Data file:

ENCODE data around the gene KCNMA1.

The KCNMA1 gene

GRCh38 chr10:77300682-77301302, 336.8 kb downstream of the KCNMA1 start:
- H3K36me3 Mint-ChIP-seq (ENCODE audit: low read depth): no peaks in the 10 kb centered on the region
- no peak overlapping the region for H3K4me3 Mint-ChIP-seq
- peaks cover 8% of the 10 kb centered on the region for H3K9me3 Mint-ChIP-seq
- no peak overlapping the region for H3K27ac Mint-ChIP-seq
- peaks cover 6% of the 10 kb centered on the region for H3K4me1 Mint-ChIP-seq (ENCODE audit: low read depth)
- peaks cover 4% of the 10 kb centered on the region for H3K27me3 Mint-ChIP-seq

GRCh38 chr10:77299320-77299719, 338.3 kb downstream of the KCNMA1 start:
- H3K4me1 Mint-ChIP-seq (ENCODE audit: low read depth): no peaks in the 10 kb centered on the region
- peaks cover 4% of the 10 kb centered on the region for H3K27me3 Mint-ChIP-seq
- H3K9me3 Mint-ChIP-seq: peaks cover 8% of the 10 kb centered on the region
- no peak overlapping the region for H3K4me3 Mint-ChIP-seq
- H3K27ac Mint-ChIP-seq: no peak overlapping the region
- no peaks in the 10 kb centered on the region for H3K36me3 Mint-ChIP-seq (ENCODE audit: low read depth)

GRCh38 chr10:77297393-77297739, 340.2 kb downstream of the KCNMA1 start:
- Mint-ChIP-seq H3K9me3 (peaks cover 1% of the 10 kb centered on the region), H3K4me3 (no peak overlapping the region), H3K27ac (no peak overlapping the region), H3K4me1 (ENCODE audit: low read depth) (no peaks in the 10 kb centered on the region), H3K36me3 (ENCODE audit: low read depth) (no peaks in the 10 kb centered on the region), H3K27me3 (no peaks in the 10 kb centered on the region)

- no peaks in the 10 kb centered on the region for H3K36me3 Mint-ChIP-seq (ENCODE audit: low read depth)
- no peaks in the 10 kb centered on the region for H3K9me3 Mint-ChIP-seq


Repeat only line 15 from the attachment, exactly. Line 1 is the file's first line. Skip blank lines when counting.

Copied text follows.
- H3K27ac Mint-ChIP-seq: no peak overlapping the region